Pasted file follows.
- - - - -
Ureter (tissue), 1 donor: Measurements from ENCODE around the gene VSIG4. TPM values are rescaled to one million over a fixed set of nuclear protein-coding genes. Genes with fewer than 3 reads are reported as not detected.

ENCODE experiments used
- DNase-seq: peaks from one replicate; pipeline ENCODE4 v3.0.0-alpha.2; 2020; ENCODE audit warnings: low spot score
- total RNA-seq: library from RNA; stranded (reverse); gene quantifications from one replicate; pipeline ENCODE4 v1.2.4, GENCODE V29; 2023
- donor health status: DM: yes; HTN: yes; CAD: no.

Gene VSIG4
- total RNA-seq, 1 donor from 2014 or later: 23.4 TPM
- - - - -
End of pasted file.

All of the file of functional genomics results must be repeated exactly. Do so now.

Ureter (tissue), 1 donor: Measurements from ENCODE around the gene VSIG4. TPM values are rescaled to one million over a fixed set of nuclear protein-coding genes. Genes with fewer than 3 reads are reported as not detected.

ENCODE experiments used
- DNase-seq: peaks from one replicate; pipeline ENCODE4 v3.0.0-alpha.2; 2020; ENCODE audit warnings: low spot score
- total RNA-seq: library from RNA; stranded (reverse); gene quantifications from one replicate; pipeline ENCODE4 v1.2.4, GENCODE V29; 2023
- donor health status: DM: yes; HTN: yes; CAD: no.

Gene VSIG4
- total RNA-seq, 1 donor from 2014 or later: 23.4 TPM